Welcome to part two of my weight loss series of articles, How To Lose Weight Without Dieting. In this article, we’re going to focus on how to eat properly for losing weight or maintaining a goal weight, without actually following a diet plan or depriving yourself of anything you truly want to eat.
No, this isn’t going to be one of those articles that tells you to take pills, cut things out of your diet, or to actually get on a diet. Nope, this article series is going to talk about practical tips in order to lose or maintain your current weight, without dieting, without exercising so to speak, and without depriving yourself of anything. Yes, it’s true – you don’t have to starve yourself or exercise hours a day to lose weight or maintain it.
Trust me, I’ve been fat, I’ve been thin, and I’ve been everywhere in between, and I do know what works and what doesn’t. It doesn’t always mean I follow my own advice or take heed of the research I’ve done, but I have tried and tested these theories, and if you follow them, they do actually work!
We all want to know how to lose weight or maintain our weight and look as healthy and attractive as possible, but most of us simply don’t have the knowledge, time, money, or inclination to ‘diet’ and exercise in order to get there. The culprit in being overweight rarely is any one problem, but a host of poor choices that all add up together to weight gain. What we’re going to discuss here are ways to change those things, and watch the pounds melt off almost effortlessly.
Tip #1: Keep Blood Sugar Level – Snack!
This is absolutely essential for weight loss and maintenance, and it helps a lot too with just overall health. If you allow your blood sugar level to rise and dip, you will experience bouts of energy followed by lows of grogginess, as well as experiencing hunger pangs and cravings.
Eating several small meals a day, perhaps 5-7 small meals instead of 2-3 large ones, will help keep blood sugar levels lower, and you will find you will be eating more often, but actually will consume less food and calories overall. By small meals, this means meals of 300-500 calories each, compared to the average meal of about 1200 calories.
Tip #2: Eat Whatever You Want
I know this sounds contrary to every diet plan you have probably ever read or tried. Truth is, if you deprive yourself of something you truly want, you will feel lacking, and the psychological manifestation of that is you will crave that item – it will become a forbidden pleasure – a treat – something you just HAVE to eat.
The trick here is never to deprive yourself of anything you truly want, just limit the amount you eat. It’s okay to have a couple of bites of a chocolate candy bar, but it’s not okay to eat the entire box of chocolates in one sitting. A slice of pie satisfies your craving, but eating ½ a pie is just not good for anyone. Moderation is the key. Eat enough to satisfy your craving and not deprive yourself of anything.
Tip #3: Eat Slowly, Chew Properly
It has been determined that the body takes about 20 minutes from ingesting food before it registers that feeling of fullness that having eaten brings. If we shovel food in our mouths in less than 15 minutes, we over consume before we ever let our body register the food is there. Slow down! Eat slowly, take small bites, and make a meal last a good 30 minutes, like it should.
I realize we are not always able to sit down 5-7 times a day for 30 minutes and eat, but when we do sit down for a larger meal, and not just a snack, we should take the time to really taste and enjoy our food, chewing each bite carefully, and letting the body take the time to register that we have actually eaten, before the food is already gone.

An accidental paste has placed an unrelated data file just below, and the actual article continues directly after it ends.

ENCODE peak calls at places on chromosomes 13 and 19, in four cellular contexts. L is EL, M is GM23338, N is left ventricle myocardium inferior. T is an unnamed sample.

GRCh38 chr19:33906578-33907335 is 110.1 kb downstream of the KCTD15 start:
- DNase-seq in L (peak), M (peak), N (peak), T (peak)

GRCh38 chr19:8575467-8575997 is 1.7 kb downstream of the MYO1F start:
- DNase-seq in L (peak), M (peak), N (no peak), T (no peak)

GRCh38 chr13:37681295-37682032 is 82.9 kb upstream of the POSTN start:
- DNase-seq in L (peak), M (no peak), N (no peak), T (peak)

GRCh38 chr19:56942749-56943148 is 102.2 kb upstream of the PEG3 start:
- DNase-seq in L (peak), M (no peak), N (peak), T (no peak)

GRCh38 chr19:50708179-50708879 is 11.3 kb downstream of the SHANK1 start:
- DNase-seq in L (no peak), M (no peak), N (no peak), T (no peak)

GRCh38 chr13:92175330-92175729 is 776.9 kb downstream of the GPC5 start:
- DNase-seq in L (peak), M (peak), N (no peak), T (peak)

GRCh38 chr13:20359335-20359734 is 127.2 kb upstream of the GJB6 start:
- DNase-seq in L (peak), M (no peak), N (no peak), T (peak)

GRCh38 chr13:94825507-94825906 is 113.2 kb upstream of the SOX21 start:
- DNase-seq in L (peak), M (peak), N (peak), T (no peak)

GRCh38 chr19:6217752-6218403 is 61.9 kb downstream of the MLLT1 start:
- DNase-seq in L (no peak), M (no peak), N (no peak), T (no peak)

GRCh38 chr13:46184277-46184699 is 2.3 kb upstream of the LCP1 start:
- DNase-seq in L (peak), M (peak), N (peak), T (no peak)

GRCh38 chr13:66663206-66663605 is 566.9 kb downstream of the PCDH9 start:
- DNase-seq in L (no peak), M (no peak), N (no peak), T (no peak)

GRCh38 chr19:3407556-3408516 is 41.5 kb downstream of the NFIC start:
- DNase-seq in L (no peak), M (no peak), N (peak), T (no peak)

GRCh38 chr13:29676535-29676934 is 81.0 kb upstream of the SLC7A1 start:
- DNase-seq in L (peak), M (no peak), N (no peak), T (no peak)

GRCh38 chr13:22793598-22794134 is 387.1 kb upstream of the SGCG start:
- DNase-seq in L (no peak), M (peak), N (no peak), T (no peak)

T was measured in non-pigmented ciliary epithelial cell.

Tip #4: Eat a Variety of Tastes and Textures
A lot of weight loss is really about changing your lifestyle, and changing your lifestyle is really about changing your mindset. It’s a psychological game, in which we try to trick the body into doing what we want it to do, by making the brain think we’ve given it what we’ve conditioned ourselves to believe we need. Make sense?
If all we ever ate was mashed potatoes and nothing else, we would probably get pretty burned out on mashed potatoes, and we would start to eat without really even being aware we are doing it. When trying to lose weight, we need to be conscious of what we eat, aware of it, so that it registers in our brains that we’ve eaten.
Human beings are creatures of habit. We very easily make patterns and associations and then certain behaviors become nothing more than routine we don’t even think about. When we do something outside of that routine, it registers in our brains in a different way, making it stand out.
Eating is no exception. Eat a variety of foods. Buy foods you have never tried before. Sample different cheeses at the deli (most delis will let you do this for free). Try fruits that are seasonal and you can’t buy year round. Try a new flavor of dressing. You want to eat both soft and crunchy foods, things you swallow and things you chew. You want to try to add something salty, something sweet, something sour, something spicy to every day. The more variety and flavor you ingest, the more your brain will register you have eaten, and the less likely you will be to get cravings or simply ‘forget’ you have eaten.
Tip #5: Make Eating an Event
America is one of the few countries in the civilized world that doesn’t make eating an ‘event’ anymore. Sure, we have holiday meals, and we have eating as a form of entertainment (dinner dates, etc), but Americans have, somewhere along the way, quit making eating the event it once was.
Eating has become something we do on the run, because we have to, and not because we want to or enjoy the experience. Breaking bread is a cultural event in many countries, so much so that many traditions and even some religious ceremonies surround eating a meal.